Uh, aren't those filters meant to reduce RFI?  I suppose in a data center it won't matter, but in an electronics lab you won't make friends if you remove those from a SMPSU.
EMC is important everywhere, not only in a lab.
Title: Re: Laptop brick running off DC 300V?
Post by: SeanB on May 29, 2021, 01:47:43 pm
Yes most sub 100W are not going to have PFC, so will run fine on DC. Just use an external DC rated fuse on the power lead, to provide failure protection for the cable. For most 100W power supplies a 3.15A DC rated ceramic fuse will work, not going to fail on power on, but will at least open when the semiconductors go short circuit. Even with PFC most of the time the PFC will just turn into a boost converter to make an internal 400VDC rail out of the 300V, or will simply not start up as the output is above the switch on threshold. All PFC senses output voltage along with input, so one or the other loop will do regulation. you can even leave the input bridge in place, as likely losses in it will be low with no current pulses being impressed on it. EMC capacitors will survive fine as well, just act as extra filtering for noise coming in or out. Would suggest having a fire resistant casing for the units though, just in case of some failure and the external fuse not going fast enough.
Title: Re: Laptop brick running off DC 300V?
Post by: wraper on May 29, 2021, 01:59:35 pm
2) Remove the AC input common mode chokes (clearly designed for AC mains)
3) Remove the X2 filter capacitor and parallel discharge resistor (again designed for AC frequencies)
Clearly designed to block high frequency noise. And in case of PFC, X2 capacitor may also act as input smoothing capacitor. You've done unnecessary and counterproductive thing.
Title: Re: Laptop brick running off DC 300V?
Post by: ocset on June 06, 2021, 02:24:44 pm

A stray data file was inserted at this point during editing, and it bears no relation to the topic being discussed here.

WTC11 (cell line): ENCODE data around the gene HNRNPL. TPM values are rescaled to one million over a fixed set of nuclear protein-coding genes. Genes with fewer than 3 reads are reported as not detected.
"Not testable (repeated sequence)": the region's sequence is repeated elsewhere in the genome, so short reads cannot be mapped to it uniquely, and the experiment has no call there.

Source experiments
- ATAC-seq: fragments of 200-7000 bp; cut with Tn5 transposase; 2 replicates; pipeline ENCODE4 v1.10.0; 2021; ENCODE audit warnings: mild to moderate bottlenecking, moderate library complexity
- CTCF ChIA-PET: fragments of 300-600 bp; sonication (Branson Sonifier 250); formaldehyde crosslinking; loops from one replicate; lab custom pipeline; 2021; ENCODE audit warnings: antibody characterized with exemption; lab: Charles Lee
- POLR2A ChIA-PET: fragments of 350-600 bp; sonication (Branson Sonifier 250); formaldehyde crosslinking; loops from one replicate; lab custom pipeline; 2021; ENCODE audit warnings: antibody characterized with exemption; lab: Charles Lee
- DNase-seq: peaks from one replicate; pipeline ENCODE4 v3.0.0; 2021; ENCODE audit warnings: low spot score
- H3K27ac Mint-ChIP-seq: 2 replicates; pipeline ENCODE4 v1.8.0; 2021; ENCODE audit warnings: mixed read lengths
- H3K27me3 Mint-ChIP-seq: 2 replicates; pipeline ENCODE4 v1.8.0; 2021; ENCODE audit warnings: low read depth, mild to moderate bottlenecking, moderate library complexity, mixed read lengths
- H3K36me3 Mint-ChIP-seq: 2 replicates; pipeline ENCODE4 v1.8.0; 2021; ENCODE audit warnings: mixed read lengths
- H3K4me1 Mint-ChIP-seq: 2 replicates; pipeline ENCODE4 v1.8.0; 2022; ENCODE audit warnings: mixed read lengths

What is the name of the PFC controller on there?
But anyway, it should  work fine....it will just think that its an extremely low frequency mains!!
No PFC controller  "checks for AC"...unless its controlled by a custom micro that does  check for this.

I guess you could increase the speed of the feedback loop of the PFC to make it work a bit better....then again, no point if you dont have highly transient loads.
Title: Re: Laptop brick running off DC 300V?
Post by: ejeffrey on June 12, 2021, 07:29:24 pm
I want to ask if anyone has investigated this - can any laptop brick, and any modern PSU for that, run off DC 300V source instead of AC 230V? Since most of modern PSUs have an initial PFC stage, which is just a rectifier with boost converter, it kinda should? But is there any kind of protection, checking for AC? Anyone know of a "DC-ready" study, where they check how many modern devices will actually run off DC?

I've done this experiment with a small 100W PC power supply that has PFC.
Only changes I made (mostly for efficiency) were:
1) Remove the bridge rectifier (-1.2V from 240VAC = 0.5% losses).
2) Remove the AC input common mode chokes (clearly designed for AC mains)
3) Remove the X2 filter capacitor and parallel discharge resistor (again designed for AC frequencies)
4) Add a fat 400V capacitor to the input. (for noise/peak current reasons)
Worked fine on as little as 60V DC.

Note that when you unplug this the input jack will be live with 300V and a big capacitor to back it up.  Leave the diode in unless you are hard wiring it or have a connector with no exposed metal.
Title: Re: Laptop brick running off DC 300V?
Post by: David Hess on June 13, 2021, 09:07:42 am
Note that when you unplug this the input jack will be live with 300V and a big capacitor to back it up.  Leave the diode in unless you are hard wiring it or have a connector with no exposed metal.

And the PFC circuit already has a suitably sized input capacitor which will work fine in a DC application.